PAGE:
Al Franken Out by Year’s End

Al Franken Out by Year’s End
Sen. Al Franken (D-Minn.) announced this morning he will be resigning at year's end over allegations of sexual abuse and harassment.

Sen. Al Franken (D-Minn.) announced Thursday he will step down at year’s end over allegations of sexual abuse and harassment during his tenure in Congress.

Franken has been accused by multiple women of sexual abuse and harassment, and had become the subject of an ethics investigation as a result. Wednesday, more than two dozen Senate Democrats called on him to resign, saying he could no longer effectively represent his constituents.

The farewell speech was reminiscent of his 1999 satirical novel Why Not Me, in which he wrote about a fictitious 2000 presidential campaign, his first 100 days in office after winning, and ultimately his resignation in disgrace over—of all things—a sex scandal. Regarding the current allegations, he said he had been happy to see the change in the national discussion about sexual abuse allegations, but then the discussion turned toward him.

He added:

"Some of the allegations against me are simply not true. Others I remember quite differently … I am confident I would prevail in the ethics committee."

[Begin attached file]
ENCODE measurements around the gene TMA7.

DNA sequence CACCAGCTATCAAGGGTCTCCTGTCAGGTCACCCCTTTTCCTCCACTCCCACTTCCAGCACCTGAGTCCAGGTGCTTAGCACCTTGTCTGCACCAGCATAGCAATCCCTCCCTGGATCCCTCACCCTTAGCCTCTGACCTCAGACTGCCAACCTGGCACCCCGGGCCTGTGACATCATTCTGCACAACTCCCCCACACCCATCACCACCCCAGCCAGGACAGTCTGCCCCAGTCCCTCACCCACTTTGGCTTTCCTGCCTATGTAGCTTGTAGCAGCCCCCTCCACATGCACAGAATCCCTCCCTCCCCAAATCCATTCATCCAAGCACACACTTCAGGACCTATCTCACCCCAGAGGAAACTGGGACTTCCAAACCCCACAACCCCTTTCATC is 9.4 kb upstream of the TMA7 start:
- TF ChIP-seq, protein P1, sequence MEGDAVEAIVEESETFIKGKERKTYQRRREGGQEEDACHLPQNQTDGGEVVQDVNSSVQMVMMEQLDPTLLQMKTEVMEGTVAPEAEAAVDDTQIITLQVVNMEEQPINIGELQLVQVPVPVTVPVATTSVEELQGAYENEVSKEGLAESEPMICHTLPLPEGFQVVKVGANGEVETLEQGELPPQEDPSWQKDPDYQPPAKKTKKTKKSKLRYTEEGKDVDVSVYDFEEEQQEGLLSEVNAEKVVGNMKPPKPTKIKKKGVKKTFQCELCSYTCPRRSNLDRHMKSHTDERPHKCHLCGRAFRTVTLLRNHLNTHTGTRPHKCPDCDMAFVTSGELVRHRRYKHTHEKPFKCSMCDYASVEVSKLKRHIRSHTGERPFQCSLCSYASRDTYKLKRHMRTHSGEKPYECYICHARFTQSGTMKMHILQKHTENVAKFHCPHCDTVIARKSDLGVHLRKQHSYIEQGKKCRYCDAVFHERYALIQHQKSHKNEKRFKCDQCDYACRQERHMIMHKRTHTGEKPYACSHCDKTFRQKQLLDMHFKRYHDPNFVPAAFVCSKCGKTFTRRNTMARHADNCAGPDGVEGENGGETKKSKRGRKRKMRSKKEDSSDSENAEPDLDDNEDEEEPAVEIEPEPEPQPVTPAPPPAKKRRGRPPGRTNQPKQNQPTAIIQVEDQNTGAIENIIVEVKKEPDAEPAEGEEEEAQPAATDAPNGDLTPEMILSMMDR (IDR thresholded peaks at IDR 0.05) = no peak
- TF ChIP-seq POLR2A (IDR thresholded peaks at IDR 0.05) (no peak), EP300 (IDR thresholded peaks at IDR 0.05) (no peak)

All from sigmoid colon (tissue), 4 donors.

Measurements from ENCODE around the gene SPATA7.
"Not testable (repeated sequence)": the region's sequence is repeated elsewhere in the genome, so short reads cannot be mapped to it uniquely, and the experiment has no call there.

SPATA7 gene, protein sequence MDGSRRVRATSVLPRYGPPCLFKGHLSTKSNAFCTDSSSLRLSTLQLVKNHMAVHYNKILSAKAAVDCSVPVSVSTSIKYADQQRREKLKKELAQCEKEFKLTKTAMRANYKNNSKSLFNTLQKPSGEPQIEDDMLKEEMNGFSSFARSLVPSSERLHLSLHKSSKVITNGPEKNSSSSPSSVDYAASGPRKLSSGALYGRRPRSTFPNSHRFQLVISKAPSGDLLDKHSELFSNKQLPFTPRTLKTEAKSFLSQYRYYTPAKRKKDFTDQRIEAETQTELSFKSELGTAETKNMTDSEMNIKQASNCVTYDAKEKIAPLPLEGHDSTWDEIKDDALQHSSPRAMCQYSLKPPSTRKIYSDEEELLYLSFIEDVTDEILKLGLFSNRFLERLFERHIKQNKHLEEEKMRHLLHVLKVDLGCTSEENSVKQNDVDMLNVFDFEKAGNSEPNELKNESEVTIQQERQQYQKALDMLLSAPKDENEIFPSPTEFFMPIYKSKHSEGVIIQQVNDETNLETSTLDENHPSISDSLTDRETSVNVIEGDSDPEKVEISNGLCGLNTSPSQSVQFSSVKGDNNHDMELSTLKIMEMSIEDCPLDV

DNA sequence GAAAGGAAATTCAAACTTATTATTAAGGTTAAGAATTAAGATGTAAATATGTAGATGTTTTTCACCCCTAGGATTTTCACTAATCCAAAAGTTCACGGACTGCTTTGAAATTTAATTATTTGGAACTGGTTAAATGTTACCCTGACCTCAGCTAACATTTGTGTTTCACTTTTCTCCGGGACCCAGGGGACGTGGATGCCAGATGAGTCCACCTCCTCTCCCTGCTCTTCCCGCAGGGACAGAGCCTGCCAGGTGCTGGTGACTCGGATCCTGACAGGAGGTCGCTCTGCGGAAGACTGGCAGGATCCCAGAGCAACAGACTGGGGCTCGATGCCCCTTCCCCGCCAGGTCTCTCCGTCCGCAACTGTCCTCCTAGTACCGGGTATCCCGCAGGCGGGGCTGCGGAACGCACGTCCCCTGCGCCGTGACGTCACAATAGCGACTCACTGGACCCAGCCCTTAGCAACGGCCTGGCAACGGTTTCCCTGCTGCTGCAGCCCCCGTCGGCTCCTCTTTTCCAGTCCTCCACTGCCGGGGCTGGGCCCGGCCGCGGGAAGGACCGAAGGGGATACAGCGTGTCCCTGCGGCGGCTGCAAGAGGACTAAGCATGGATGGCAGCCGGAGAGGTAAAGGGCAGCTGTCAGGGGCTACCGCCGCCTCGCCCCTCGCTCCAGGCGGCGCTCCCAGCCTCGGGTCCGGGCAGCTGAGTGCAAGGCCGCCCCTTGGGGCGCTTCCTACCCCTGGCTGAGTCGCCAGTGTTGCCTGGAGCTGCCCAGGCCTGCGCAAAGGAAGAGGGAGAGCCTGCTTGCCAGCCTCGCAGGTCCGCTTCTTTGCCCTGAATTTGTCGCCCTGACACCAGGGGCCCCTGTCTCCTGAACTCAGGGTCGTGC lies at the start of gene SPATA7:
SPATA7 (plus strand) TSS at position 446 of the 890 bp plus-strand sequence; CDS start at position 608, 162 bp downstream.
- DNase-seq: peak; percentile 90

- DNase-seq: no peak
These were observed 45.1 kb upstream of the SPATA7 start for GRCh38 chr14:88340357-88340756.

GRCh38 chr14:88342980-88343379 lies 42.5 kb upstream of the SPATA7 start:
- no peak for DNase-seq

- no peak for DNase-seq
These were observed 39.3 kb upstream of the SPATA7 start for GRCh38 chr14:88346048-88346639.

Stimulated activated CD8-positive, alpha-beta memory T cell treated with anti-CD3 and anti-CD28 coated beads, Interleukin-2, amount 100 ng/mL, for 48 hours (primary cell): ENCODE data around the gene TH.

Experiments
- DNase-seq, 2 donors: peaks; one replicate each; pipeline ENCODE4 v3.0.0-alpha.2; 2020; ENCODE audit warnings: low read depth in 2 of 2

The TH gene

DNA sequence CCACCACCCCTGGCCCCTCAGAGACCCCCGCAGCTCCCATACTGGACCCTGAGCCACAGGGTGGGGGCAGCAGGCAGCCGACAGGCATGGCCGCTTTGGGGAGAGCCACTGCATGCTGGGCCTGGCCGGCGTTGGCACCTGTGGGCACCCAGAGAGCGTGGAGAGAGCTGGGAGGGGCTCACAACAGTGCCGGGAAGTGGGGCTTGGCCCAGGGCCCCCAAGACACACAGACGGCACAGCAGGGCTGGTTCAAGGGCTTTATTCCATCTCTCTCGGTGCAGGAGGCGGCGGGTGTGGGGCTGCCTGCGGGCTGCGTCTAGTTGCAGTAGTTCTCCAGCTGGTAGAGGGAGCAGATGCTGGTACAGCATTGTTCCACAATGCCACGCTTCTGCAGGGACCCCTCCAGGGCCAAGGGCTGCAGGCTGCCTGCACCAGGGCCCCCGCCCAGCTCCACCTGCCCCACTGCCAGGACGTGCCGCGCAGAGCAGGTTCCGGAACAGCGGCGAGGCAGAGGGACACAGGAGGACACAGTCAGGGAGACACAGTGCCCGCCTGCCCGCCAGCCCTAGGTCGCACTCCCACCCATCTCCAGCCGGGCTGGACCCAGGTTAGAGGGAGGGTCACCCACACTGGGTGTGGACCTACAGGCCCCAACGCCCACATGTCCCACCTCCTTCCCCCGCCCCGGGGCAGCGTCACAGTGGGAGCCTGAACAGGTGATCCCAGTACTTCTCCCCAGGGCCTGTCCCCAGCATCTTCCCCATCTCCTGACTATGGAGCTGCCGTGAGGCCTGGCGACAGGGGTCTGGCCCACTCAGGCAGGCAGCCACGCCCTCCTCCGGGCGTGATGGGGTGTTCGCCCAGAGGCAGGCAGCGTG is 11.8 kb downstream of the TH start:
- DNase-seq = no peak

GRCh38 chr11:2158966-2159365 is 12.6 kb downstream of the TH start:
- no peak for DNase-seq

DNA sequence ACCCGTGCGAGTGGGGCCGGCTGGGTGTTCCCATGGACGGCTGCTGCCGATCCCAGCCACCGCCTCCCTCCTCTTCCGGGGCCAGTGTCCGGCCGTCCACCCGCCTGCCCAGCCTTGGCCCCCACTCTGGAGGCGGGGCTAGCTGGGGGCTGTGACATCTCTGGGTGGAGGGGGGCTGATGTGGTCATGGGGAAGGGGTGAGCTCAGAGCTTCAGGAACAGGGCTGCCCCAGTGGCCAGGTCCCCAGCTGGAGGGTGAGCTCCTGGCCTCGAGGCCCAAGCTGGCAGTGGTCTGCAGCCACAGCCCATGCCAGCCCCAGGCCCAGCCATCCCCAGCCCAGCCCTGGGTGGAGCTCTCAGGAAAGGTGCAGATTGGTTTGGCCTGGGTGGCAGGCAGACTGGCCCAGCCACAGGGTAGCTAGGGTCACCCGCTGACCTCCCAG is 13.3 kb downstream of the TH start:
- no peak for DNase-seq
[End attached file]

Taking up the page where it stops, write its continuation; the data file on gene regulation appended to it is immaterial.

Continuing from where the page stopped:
Franken noted the “irony” that he was leaving the Senate over allegations when President Donald Trump had “admitted to sexually abusing women,” and while former Alabama Supreme Court Chief Justice Roy Moore “preyed upon young girls” has the full support of the Republican Party. But, he added:

"Serving in the Senate has been the great honor of my life … This isn’t about me, it’s about the people of Minnesota. I can’t both pursue the ethics committee process and remain an effective representative for them."

The former “Saturday Night Live” comedian broke into politics with a nationally syndicated political talk radio program that was broadcast by the liberal Air America network. He frequently used the platform to ridicule Republicans and conservatives.

Franken won the 2008 election over Sen. Norm Coleman by a little more than 300 votes in a decision that was contested all the way to the state supreme court. He joined the Senate in July 2009 as the junior senator from Minnesota, becoming one of the chamber’s staunchest supporters of “universal healthcare” at birth.

He won re-election in 2014 with 53 percent of the vote.

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